Milton George Henschel (August 9, 1920 - March 22, 2003) was a member of the Governing Body of Jehovah's Witnesses and succeeded Frederick W. Franz as president of the Watch Tower Society in 1992.

Milton Henschel was born in Pomona, New Jersey. His father, Herman George Henschel assisted in the establishment of the Watch Tower Society's farm on Staten Island, working with and mentoring the staff about once each week during the 1920s. The family relocated to Brooklyn, New York in 1934 to enable Herman to work on construction projects in the printeries and residences for Jehovah's Witnesses' headquarters there.

Milton was baptized as a Jehovah's Witness minister in 1934, and joined the full-time Watch Tower staff in 1939. His older brother, Warren, was a full-time minister assigned to Oregon until he was invited to serve at the Brooklyn facility around 1940. In 1956, Henschel married Lucille Bennett, a graduate of the 14th class of the Watchtower Bible School of Gilead and a former missionary in Venezuela. Henschel died on March 22, 2003 at age 82, survived by his wife Lucille and brother Warren.

Professional life

In 1939, Henschel was appointed secretary to Nathan H. Knorr, who was overseeing work at the Watch Tower printery. After Knorr became president of the Watch Tower Society in 1942, Henschel continued as his assistant. Henschel was often with Knorr in his travels, visiting at least 150 countries during this time. By 1945, Henschel was a featured speaker at international events though only 25 years old.

By 1947 Henschel had claimed to be "anointed" —not unusual among Jehovah's Witnesses at the time—which was a criterion at the time for appointment as a director of the Watch Tower Society. Henschel was elected to the board of directors in 1947, after the death of W. E. Van Amburgh (since 1903 Secretary-Treasurer of the Watch Tower Bible and Tract Society), who died on February 7 of that year.

By 1960, Henschel was a zone overseer, supervising and auditing the administrative and ministry activities of about 10% of the Watch Tower Society's branch offices.

In March, 1963, Henschel was among a large group of Jehovah's Witnesses who were detained and assaulted during a religious conference in Liberia. He returned a few months later to meet with Liberia's president to discuss freedom of worship for Jehovah's Witnesses. In June, 1963, Henschel was a guest on a talk show hosted by Larry King.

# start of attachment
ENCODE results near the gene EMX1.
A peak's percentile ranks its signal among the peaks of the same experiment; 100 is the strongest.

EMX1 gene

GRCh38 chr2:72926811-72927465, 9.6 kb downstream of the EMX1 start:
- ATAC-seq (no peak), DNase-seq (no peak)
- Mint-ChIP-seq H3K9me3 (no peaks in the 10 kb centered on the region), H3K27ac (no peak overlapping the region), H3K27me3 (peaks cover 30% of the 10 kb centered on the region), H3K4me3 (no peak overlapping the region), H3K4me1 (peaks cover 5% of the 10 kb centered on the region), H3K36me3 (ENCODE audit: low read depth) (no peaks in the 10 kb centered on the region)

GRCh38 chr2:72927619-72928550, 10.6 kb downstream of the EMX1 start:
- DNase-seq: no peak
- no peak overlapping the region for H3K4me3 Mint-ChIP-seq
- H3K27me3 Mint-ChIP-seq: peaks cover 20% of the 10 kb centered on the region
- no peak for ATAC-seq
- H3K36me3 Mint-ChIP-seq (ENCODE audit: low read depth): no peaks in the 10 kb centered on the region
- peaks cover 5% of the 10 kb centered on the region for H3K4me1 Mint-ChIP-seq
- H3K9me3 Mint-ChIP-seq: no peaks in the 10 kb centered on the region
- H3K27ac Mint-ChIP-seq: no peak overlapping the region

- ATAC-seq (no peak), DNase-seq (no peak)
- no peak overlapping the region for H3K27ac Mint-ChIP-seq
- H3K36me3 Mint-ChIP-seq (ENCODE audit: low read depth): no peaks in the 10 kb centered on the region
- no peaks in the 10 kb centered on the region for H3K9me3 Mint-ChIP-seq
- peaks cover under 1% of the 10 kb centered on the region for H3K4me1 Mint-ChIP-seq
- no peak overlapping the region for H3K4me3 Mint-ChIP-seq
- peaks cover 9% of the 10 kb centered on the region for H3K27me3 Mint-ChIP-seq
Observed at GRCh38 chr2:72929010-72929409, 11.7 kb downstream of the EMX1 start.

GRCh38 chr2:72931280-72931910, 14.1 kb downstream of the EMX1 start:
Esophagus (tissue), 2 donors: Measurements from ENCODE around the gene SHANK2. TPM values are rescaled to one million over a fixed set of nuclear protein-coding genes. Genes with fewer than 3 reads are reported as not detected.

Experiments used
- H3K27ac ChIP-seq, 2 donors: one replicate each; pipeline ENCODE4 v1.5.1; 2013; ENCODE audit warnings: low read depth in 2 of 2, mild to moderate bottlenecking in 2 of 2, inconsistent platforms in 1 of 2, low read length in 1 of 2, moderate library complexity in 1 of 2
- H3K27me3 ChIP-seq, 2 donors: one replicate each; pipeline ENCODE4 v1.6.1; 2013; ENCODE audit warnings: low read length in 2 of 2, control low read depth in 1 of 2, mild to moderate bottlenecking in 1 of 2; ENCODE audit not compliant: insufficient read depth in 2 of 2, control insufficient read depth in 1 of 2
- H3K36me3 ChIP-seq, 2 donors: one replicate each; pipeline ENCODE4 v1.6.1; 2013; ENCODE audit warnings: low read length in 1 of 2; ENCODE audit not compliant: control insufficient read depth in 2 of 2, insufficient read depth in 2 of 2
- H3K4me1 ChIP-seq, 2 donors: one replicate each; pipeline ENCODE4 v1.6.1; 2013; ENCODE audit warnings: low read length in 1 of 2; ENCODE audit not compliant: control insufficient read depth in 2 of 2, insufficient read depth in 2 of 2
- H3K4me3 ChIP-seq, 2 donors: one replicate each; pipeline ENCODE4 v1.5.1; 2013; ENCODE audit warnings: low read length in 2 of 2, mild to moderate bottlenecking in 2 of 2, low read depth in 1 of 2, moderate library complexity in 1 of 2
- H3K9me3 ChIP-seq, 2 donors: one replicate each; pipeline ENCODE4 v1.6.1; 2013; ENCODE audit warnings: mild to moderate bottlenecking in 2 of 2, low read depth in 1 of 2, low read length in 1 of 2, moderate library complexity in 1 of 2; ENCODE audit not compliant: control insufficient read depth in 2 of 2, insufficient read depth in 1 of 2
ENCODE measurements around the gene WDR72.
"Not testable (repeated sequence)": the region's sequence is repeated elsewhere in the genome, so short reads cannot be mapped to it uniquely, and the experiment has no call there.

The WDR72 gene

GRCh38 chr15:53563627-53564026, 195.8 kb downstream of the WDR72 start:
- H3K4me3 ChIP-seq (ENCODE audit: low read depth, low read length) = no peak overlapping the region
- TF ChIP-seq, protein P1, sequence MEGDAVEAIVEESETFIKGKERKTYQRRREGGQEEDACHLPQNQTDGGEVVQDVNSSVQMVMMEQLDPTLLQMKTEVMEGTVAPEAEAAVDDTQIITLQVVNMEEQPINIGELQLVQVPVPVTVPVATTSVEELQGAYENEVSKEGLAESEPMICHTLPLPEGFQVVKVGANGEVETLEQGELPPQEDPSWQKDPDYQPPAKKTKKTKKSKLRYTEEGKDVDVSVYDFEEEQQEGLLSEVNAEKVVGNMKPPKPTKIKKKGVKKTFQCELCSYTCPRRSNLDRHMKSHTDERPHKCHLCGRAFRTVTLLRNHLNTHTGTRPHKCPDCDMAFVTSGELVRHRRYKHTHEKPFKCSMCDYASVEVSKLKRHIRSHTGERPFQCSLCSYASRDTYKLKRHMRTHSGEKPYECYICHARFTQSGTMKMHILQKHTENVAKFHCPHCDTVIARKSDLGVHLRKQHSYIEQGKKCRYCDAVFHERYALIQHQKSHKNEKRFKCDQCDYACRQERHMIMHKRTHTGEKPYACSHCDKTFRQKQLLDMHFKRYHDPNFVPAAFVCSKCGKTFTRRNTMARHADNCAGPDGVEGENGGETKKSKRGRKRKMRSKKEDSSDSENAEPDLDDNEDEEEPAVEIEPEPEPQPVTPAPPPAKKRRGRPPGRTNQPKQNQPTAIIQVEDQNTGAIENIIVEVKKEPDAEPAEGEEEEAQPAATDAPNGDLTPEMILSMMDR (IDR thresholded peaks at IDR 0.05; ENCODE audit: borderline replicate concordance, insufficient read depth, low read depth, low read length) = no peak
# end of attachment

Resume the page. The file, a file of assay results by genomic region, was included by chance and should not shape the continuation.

In a July, 1968 interview with the Detroit Free Press, Henschel was asked about the Watch Tower Society's recently stated opposition to organ transplants, to which he responded that "transplanting organs is really cannibalism", a position that was abandoned in 1980. In the same interview, Henschel described the Watch Tower view of the immediate future, making reference to the impending battle of Armageddon. He conceded that there was no specific date for the outbreak of Armageddon, but stated, "1975 is a year to watch," alluding to Jehovah's Witnesses' belief that 6000 years of mankind's existence would be reached that year, an apparent precursor to Christ's millennial reign.

By 1973, Henschel was "branch overseer for the United States". Henschel contributed to the book Religions of America (1975), edited by Leo Rosten, with the chapter "Who are Jehovah's Witnesses?". In 1984, Henschel was the chairman for the centennial commemoration of the incorporation of the Watch Tower Society.

In February 1990, Henschel met with the chairman of the Committee of Religious Affairs in Moscow, along with eleven Russian elders representing local Jehovah's Witnesses, which led to the official recognition of Jehovah’s Witnesses in Russia by March 1991.

Henschel became president of the Watch Tower Society December 30, 1992 and remained in that position until 2000. Major organizational changes took place in 2000, as the Governing Body of Jehovah's Witnesses was separated from the Society's board of directors. As a result, members of the Governing Body stepped aside from their capacities in the Watch Tower Society, and Don A. Adams was appointed president. Henschel remained a member of the Governing Body until his death in 2003.

- From Wikipedia, the free encyclopedia. 11/28/2010